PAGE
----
The current management period for the shore power cabinets in Wijnegem and Evergem as well as for the central management system came to an end. For the future management of the current shore power cabinets, as well as for the possible expansion of the network, it was recommended to structurally ensure that the shore power cabinets could be accessed by users via the same management system. It also emerged that a number of ports in the Netherlands needed to put their shore power management systems on the market again.

From the bargees' point of view, it is advisable that all facilities (shore power, water, waste) in the ports and along the waterways are offered to inland navigation (and by extension maritime navigation and pleasure cruising) in the same way, while harmonising to a maximum extent the use, procedures, payment methods, etc. for all locations.

Moreover, the port companies/waterway managers in both the Netherlands and Flanders experience the same problems or challenges when it comes to offering shore power (problems with short circuits, earth leakage and overcurrent), standardising and expanding the shore power network. Shore power is a niche market and cannot be compared to e-parking. To date, not every service provider can access every shore power cabinet. The general aim is to strive for interoperability (open market).

From the bargees' point of view, it is appropriate to introduce a uniform rate.

  1. Proposed solution

The common objectives to stimulate and expand the use of shore power should lead to a joint approach to facilitate the supply of shore power as simply and reliably as possible. In the light of this optimal service, consultations were held with Flanders’ ports, in a second phase also with a number of ports in the Netherlands. Given the intensive cross-border shipping traffic, a uniform system in all these locations is recommended. This offers a unique opportunity to provide users, through a joint public contract, with access to the various inland waterway services in the Netherlands and Flanders via a single central management platform.

  1. Joint contract by the port authorities in the Netherlands and Flanders for the Management, Maintenance and Services of inland navigation services (shore power, water, waste, ...)

The shared objectives have led to a joint approach whereby the supply of shore power (later also drinking water and waste collection) is facilitated as simply and reliably as possible.

The partners of this contract are:

  • Port of Antwerp
  • Port of Amsterdam
  • Drechtsteden
  • Port of Rotterdam
  • De Vlaamse Waterweg (Flemish Waterways plc)
  • North Sea Port
  • Port of Moerdijk, Province of South Holland, Nieuwegein, Schiedam and the Directorate-General for Public Works and Water Management will probably join in with their shore power facilities.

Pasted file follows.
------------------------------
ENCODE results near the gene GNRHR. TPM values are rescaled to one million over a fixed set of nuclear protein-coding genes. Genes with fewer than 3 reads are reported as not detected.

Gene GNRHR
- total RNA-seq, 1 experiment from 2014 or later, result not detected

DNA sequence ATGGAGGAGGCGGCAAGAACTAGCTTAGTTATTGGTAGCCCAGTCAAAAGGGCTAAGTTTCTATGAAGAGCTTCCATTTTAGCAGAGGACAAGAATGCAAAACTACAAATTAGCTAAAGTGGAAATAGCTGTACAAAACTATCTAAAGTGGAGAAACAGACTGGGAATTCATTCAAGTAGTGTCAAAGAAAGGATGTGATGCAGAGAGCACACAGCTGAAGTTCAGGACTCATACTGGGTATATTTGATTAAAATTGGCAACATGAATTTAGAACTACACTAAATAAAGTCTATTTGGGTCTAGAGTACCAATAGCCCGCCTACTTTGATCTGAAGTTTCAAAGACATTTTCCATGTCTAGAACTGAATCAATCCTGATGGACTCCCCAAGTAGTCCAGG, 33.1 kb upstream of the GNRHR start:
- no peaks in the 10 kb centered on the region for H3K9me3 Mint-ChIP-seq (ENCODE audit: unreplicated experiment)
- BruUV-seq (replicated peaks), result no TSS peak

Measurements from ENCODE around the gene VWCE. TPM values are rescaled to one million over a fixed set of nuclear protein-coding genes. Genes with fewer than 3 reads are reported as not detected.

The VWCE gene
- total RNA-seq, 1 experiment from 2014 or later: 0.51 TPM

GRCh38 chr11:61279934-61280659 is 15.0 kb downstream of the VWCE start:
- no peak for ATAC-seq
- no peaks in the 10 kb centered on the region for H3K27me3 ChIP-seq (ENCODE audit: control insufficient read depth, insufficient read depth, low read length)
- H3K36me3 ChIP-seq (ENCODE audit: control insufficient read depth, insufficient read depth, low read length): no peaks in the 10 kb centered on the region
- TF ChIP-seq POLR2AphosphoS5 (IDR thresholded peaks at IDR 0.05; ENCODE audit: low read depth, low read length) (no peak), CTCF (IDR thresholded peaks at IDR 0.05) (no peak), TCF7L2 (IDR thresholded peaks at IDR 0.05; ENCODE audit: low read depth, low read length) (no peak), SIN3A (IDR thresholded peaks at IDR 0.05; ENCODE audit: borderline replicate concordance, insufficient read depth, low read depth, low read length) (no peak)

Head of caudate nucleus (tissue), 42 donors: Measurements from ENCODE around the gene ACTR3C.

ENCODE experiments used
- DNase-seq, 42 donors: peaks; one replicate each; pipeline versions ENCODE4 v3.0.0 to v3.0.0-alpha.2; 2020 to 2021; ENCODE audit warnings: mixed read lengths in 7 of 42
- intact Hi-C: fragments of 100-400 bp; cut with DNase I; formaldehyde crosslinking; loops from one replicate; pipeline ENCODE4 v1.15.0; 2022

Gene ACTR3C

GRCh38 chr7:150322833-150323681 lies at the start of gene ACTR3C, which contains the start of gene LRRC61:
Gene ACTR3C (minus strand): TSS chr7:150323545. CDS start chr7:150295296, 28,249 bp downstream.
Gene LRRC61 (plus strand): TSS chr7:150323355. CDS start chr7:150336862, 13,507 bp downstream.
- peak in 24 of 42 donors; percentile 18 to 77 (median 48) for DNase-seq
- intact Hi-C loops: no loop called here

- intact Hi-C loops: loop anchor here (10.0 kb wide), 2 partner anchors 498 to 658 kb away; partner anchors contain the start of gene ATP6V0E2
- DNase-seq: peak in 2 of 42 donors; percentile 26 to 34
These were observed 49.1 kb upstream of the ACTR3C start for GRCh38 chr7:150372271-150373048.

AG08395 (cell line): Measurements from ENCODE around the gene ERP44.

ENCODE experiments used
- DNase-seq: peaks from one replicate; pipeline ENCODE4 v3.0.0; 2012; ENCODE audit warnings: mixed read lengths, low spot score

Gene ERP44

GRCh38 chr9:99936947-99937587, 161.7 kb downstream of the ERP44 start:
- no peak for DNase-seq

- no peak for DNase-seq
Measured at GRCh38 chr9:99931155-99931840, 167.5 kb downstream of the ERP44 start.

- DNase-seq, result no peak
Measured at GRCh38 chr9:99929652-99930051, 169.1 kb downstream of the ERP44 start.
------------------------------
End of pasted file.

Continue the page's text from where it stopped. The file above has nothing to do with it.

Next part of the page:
This primarily concerns the management and maintenance of shore power cabinets (land side) and services for malfunctions on the ship side as well as the services for the supply and invoicing of electricity via shore power cabinets. Inland navigation operates in an international context. It is therefore desirable to achieve this standardisation for the use of shore power across national borders.

Current status (update on 1 October 2021):

  • The contract whereby Port of Rotterdam, Port of Antwerp, De Vlaamse Waterweg and North Sea Port jointly provide the service of shore power and drinking water to bargees is currently running to the satisfaction of all parties.
  • It is still the aim of the shore power parties to open up the technical platforms so that several service providers can control the shore power cabinets. In this context, De Vlaamse Waterweg (Flemish Waterways plc) is investigating the most optimal variant. 
  • Both in the Netherlands (Port of Rotterdam) and in Flanders (De Vlaamse Waterweg), steps are being taken to arrange for the waste disposal by bargees via the same platform (now Parkline Aqua).  See also press release Nieuwe afvalcontainers voor binnenvaart | Port of Rotterdam

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Shore power is already being offered at a number of locations, see 'Request shore power' on www.walstroomplatform.be.

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The overall objective of expanding shore power continues to apply. In order to increasingly anchor shore power throughout Flanders and along the waterways, substantial efforts are still to be made. With this, the ports and waterway managers commit to increasing the number of charging points in order to improve the air quality, not only in the ports, but also in residential areas near docks.